My wife collects Heinz Silver, Pez and hand carved bunnies. I collect "Thank-Yous." She's a collector, because I am.
The most important question in business is, "Have I helped you?" The most rewarding answer is "Yes, thank you." My wife's ability to indulge in her hobbies is an incidental, yet automatic by-product of my devotion to my collection.
It really doesn't matter what business you are in, or what product or service you represent. Someone thought of, or replicated that product or service because he or she believed it would help someone get something they wanted or needed. It would make the target constituent's life, business, day, minute better in some way. It has value because it enhances an experience of some kind for the customer. How you think about that which you represent, and what its intended purpose is, will be a most important determinant of your degree of success. It's more important than your territory, commission rate, competition or anything else you can think of, except your determination to help others benefit by making use of it. The uncommon achiever leaves his office well prepared and enthused not because it's another day to make sales, but rather because the new day brings fresh opportunities to help other people be more successful in their lives. Helping someone else to the top of the hill, gets you that much closer to it as well.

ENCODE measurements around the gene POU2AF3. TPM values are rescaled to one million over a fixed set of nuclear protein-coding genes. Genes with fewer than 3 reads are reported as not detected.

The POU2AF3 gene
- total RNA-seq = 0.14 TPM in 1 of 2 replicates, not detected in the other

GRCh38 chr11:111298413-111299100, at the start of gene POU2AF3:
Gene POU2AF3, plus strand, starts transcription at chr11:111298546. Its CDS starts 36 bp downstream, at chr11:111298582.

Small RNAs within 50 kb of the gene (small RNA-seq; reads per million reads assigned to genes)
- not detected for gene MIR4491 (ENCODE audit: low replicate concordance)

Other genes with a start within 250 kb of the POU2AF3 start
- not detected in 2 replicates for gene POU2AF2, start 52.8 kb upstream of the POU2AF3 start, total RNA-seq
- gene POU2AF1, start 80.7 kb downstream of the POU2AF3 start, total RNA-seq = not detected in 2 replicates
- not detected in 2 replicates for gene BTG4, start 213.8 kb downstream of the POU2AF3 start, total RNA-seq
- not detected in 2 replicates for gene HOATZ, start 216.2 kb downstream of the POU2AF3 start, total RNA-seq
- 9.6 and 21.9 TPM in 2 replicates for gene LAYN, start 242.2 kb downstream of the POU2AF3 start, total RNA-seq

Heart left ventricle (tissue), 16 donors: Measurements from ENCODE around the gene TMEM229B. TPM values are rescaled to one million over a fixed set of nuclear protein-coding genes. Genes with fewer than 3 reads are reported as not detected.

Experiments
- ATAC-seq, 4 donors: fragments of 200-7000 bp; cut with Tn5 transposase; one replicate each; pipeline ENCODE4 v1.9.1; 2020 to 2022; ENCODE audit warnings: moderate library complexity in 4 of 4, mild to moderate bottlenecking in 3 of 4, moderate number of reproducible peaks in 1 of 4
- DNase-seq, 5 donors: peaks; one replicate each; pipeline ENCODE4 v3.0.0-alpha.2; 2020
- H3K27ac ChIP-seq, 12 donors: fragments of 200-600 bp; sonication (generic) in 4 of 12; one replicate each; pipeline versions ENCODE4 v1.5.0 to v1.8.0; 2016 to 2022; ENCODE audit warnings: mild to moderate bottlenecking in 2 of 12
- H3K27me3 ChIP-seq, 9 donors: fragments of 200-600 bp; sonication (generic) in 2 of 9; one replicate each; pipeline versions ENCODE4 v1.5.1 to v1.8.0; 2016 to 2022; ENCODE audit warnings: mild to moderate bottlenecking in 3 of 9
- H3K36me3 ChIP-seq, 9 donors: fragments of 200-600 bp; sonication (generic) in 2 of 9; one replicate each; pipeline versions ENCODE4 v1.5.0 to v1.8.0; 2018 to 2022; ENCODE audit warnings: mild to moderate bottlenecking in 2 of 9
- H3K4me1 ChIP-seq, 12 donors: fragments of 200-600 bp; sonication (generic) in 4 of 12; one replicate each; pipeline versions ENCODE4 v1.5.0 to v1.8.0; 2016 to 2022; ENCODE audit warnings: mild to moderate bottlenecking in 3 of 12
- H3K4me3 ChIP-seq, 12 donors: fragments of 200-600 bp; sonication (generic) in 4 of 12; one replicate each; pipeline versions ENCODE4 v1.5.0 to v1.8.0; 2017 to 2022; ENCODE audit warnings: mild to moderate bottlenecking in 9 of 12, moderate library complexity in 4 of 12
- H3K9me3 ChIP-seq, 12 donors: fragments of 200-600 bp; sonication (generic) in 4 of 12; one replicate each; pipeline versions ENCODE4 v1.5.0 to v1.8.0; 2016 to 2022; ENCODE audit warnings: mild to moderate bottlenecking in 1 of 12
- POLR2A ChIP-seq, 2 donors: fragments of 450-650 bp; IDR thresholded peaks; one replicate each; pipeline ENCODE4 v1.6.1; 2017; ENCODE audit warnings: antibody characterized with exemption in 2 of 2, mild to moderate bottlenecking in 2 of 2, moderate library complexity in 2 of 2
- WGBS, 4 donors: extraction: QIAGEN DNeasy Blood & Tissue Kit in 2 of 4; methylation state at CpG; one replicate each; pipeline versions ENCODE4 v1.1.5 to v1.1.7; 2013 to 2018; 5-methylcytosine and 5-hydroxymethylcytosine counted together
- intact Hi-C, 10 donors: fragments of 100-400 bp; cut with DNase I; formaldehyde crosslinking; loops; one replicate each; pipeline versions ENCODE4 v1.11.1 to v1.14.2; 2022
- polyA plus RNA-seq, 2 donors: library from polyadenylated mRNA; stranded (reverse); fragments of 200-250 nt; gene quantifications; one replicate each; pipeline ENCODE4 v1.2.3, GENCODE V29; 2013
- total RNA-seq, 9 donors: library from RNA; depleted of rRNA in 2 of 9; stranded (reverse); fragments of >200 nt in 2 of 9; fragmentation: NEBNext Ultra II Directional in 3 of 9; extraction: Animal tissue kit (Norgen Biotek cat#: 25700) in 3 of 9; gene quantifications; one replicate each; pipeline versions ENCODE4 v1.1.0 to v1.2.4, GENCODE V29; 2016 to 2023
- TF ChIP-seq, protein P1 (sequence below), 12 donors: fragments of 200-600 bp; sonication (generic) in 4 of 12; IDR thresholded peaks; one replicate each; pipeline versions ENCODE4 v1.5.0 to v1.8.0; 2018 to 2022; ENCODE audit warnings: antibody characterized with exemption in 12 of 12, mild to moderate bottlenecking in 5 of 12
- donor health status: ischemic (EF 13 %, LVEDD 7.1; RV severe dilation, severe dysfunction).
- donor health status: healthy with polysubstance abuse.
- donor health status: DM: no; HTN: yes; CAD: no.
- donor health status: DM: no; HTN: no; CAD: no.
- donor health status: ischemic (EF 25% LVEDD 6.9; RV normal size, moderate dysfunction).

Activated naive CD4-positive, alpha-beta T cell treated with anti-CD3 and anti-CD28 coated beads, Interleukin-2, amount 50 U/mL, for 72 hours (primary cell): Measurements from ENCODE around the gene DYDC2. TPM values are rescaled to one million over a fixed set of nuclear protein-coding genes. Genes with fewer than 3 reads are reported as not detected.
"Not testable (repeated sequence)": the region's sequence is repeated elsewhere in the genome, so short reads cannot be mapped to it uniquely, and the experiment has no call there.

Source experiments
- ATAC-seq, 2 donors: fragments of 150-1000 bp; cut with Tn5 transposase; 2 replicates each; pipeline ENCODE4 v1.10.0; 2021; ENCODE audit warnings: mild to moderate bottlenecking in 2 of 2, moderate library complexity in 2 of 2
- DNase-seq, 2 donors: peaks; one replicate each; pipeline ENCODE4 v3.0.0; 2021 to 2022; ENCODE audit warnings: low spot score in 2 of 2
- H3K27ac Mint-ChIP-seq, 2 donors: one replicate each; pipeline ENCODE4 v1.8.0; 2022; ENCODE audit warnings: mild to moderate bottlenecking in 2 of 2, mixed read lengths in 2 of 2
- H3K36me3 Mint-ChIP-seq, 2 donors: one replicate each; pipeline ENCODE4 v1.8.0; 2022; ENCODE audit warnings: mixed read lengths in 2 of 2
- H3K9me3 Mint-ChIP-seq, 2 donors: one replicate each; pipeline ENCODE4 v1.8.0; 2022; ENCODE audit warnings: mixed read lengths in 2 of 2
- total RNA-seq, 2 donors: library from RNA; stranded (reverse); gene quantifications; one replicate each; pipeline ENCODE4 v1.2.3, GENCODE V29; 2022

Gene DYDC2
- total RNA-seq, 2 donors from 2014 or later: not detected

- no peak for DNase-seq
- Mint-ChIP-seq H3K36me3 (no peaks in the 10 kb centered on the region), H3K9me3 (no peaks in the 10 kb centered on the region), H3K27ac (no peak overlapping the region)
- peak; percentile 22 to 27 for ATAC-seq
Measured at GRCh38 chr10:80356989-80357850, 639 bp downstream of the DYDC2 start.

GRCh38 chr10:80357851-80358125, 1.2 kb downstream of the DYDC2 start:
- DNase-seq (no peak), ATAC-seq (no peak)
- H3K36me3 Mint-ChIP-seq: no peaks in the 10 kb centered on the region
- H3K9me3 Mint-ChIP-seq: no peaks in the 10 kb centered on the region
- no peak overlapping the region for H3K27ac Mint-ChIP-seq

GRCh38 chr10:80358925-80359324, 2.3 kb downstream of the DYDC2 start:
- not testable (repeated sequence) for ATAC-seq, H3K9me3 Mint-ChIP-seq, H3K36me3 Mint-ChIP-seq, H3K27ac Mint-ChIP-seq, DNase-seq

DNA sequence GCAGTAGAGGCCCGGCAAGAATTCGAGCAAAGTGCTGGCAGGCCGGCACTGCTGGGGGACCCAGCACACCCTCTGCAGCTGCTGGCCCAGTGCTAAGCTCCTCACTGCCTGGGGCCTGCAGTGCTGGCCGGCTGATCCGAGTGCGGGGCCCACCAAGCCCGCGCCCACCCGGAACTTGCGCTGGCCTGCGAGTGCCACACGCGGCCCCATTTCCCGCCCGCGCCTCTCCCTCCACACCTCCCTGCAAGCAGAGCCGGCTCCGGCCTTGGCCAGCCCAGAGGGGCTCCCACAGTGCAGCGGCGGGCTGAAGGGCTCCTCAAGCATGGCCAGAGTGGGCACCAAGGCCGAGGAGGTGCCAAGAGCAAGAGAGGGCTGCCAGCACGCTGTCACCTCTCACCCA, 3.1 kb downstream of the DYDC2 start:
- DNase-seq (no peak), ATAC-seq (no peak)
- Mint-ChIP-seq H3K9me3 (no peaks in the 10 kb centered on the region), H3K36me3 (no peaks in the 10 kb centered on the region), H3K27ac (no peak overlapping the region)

Human behavior and time have created an apathy, if not hostile barrier, between Buyer and Seller. Long before there were pockets, buyers were keeping their hands over where their pockets would have been to protect their purses (a gender-neutral term in years gone by). Except for remarkable and uncommon sales people, the guy with the sample bag coming through the door is "out to sell something," and everyone on the other side of the door knows it and counts the minutes until the seller leaves.
But there are rare performers as well. They walk through the door with a different purpose and they get different results. If one of these special performers has a product for a retailer to resell, he is attuned to the retailer's need to provide for his family, send his kids to college, and put something aside for retirement. The retailer toils to fulfill his dreams and the uncommon achiever is in the dreams-fulfillment business. "Mr. Jones, I can and want to help you build your business. My challenge is to get you to let me help you do that." Pretty corny, huh? Sure, so don't say it to the retailer but say it over and over to yourself until it becomes muscle memory and you behave accordingly. It's not how many people I can sell today, it's how many people can I help today?
"Emily, what does your daddy do?"
"He helps people make smart decisions about personal transportation."
"Oh, he sells cars?"
What do you collect?